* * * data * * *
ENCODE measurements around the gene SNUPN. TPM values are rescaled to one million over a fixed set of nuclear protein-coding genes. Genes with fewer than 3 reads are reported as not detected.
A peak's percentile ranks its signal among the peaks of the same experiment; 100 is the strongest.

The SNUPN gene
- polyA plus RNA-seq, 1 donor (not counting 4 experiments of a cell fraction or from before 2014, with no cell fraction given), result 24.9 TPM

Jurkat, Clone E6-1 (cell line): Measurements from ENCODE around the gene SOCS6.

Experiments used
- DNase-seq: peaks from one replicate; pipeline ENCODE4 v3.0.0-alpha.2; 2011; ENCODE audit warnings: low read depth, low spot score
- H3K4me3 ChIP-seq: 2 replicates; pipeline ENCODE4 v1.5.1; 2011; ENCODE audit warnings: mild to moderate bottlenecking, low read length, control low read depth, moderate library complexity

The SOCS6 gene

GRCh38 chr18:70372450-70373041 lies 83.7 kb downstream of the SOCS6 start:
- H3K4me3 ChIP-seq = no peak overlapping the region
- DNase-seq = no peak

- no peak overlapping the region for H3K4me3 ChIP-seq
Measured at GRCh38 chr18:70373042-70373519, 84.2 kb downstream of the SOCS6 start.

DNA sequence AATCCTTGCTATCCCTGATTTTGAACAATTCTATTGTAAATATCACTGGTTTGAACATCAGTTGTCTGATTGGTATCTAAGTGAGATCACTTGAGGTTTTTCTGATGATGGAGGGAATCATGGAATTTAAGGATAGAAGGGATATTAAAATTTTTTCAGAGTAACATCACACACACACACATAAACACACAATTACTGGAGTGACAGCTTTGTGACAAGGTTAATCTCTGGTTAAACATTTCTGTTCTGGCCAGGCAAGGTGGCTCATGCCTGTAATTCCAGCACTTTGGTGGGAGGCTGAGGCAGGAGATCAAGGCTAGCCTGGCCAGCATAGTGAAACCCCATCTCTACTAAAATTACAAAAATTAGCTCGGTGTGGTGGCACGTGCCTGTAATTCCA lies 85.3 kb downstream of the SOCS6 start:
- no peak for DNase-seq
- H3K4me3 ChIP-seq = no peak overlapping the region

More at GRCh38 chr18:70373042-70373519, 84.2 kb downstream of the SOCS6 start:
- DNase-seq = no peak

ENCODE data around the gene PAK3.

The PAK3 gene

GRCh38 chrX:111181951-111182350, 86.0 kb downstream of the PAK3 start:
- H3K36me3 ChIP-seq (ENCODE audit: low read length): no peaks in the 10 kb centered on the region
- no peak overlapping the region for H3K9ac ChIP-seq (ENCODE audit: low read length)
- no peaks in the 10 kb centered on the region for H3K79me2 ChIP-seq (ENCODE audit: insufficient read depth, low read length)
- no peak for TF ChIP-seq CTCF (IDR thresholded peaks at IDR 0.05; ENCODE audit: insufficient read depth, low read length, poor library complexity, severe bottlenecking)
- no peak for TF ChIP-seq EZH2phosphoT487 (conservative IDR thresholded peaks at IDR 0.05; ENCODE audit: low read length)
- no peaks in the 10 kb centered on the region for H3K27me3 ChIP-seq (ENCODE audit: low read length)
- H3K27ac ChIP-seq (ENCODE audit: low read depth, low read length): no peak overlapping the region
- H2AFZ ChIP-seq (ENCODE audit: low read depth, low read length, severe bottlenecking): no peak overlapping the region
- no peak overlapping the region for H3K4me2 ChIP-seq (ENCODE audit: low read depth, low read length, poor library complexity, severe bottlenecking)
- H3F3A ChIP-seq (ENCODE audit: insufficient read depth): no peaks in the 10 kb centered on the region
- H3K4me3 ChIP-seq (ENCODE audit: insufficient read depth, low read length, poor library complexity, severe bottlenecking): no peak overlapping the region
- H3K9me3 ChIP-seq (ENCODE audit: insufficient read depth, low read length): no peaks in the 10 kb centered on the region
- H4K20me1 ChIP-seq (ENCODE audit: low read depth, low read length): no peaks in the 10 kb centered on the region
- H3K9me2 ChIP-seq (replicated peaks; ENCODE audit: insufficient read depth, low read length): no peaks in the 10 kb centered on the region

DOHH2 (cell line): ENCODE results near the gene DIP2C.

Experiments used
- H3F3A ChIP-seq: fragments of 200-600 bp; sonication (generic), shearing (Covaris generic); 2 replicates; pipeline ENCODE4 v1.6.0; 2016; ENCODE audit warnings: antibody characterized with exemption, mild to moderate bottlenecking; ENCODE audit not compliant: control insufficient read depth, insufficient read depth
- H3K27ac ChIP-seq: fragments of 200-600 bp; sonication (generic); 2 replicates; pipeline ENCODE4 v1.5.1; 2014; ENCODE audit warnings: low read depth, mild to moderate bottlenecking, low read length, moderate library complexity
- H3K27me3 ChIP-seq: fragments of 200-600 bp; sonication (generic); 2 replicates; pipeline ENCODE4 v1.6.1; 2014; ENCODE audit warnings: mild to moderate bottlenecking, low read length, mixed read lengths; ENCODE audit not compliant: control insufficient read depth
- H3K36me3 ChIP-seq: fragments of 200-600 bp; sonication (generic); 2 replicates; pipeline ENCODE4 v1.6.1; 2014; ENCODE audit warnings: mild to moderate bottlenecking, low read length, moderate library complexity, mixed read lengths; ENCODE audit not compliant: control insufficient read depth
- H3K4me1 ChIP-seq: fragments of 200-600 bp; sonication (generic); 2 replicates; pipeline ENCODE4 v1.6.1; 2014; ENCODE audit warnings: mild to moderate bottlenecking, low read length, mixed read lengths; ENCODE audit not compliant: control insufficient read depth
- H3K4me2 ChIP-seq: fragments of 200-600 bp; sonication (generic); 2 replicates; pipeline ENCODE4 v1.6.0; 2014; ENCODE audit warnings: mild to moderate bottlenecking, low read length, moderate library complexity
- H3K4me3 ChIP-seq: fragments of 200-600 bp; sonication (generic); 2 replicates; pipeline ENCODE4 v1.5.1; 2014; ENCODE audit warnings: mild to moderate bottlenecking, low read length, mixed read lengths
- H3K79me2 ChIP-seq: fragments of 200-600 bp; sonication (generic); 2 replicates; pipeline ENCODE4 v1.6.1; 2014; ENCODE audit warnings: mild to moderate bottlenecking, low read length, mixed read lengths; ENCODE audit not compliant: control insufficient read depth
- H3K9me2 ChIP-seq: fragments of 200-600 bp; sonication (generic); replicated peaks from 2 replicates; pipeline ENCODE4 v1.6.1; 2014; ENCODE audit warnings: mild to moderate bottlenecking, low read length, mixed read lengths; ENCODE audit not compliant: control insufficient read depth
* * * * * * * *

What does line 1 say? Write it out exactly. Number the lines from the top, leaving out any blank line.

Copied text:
ENCODE measurements around the gene SNUPN. TPM values are rescaled to one million over a fixed set of nuclear protein-coding genes. Genes with fewer than 3 reads are reported as not detected.